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Title: The interaction between task goals and the representation of choice options in decision-making
Author: Bobadilla Suarez, Sebastian
ISNI:       0000 0004 7228 8330
Awarding Body: UCL (University College London)
Current Institution: University College London (University of London)
Date of Award: 2017
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Most decision-making studies will focus on the value and uncertainty of each choice option but do not focus on the importance of the representation of the choice option itself. This thesis presents the effects that task goals have on creating the appropriate cognitive representation to achieve those goals and how these representations are dependent on the informational input within a given task. The overall hypothesis for this work is that cognitive representations reveal a trade-off between accommodating task goals and the format of the information sampled from the environment of the task. For example, ordering books in a stand in alphabetical order, to facilitate the task of retrieving a relevant one when necessary, reveals a material implication of such cognitive representations. As in many situations, the internal representations constructed by the agent embody the remaining degrees of freedom that map the input to successful task completion. The first two chapters in this work present how uncertain beliefs about ourselves and our preferences are either integrated or compared to fixed information about other agent’s beliefs. The third chapter presents the direct manipulation of representations of choice options by changing both the stimuli and controlling for the decision strategy used by the decision-makers. The fourth chapter presents how choice options themselves are represented in the human brain. The findings related to 1) the adaptation of personal preferences and beliefs to the (fixed) preferences and beliefs of other agents, 2) observed reduction in decision strategy compliance contingent on stimulus format, and 3) the task-contingent results for similarities between brain states of choice options, support the general trade-off hypothesis. The conclusion that can be drawn is that the study of choice option representations is underdetermined unless both informational input and task goals are accounted for.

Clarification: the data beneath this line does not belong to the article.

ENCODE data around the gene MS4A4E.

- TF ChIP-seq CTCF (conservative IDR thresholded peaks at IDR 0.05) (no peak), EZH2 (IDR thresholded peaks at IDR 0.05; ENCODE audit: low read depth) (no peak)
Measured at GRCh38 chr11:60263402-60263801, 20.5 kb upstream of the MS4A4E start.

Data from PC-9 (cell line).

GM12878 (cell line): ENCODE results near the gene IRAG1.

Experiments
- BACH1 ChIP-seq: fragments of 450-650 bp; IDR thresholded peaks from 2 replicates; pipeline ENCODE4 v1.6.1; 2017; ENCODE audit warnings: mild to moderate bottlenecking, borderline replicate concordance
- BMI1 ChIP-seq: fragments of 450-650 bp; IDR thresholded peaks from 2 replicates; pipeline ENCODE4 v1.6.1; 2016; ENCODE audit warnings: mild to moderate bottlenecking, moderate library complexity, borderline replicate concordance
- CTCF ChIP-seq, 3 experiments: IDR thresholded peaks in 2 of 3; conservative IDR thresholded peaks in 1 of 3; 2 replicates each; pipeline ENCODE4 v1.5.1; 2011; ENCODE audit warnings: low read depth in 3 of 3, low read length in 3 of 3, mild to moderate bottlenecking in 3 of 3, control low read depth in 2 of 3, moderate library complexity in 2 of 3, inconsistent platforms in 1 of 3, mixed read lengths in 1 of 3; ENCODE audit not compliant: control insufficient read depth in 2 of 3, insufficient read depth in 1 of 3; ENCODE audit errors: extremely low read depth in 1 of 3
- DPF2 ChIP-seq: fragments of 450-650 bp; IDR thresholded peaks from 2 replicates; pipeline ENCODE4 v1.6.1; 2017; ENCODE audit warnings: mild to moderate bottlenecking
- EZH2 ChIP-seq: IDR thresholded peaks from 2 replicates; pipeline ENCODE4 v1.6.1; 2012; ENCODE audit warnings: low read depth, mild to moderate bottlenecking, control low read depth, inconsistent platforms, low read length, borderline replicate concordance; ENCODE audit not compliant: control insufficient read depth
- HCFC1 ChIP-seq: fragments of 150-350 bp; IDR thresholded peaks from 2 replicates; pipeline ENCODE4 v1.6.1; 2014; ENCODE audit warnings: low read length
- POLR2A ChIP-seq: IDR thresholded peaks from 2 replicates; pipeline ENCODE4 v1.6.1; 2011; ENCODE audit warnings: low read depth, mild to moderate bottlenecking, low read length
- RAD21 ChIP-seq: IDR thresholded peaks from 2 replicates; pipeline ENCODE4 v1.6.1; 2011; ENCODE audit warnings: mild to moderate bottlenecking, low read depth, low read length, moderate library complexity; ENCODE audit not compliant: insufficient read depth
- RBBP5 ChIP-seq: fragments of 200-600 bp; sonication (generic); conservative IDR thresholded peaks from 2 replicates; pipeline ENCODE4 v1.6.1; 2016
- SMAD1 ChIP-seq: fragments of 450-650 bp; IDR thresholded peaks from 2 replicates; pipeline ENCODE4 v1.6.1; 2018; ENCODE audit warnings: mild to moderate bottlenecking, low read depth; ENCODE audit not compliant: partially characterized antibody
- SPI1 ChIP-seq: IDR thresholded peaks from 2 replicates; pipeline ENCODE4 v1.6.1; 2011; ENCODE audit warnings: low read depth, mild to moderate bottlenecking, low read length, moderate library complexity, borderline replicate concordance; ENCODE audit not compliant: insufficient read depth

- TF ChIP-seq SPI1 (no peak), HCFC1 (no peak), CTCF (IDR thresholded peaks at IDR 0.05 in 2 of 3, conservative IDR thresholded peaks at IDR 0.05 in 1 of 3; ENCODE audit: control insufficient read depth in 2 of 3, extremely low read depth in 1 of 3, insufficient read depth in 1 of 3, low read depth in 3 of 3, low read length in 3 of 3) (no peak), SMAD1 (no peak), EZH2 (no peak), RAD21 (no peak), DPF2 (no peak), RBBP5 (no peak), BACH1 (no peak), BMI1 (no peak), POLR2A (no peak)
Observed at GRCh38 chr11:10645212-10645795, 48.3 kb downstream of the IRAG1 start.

Supervisor: Love, B. C. ; Sharot, T. S. Sponsor: Not available
Qualification Name: Thesis (Ph.D.) Qualification Level: Doctoral
EThOS ID:  DOI: Not available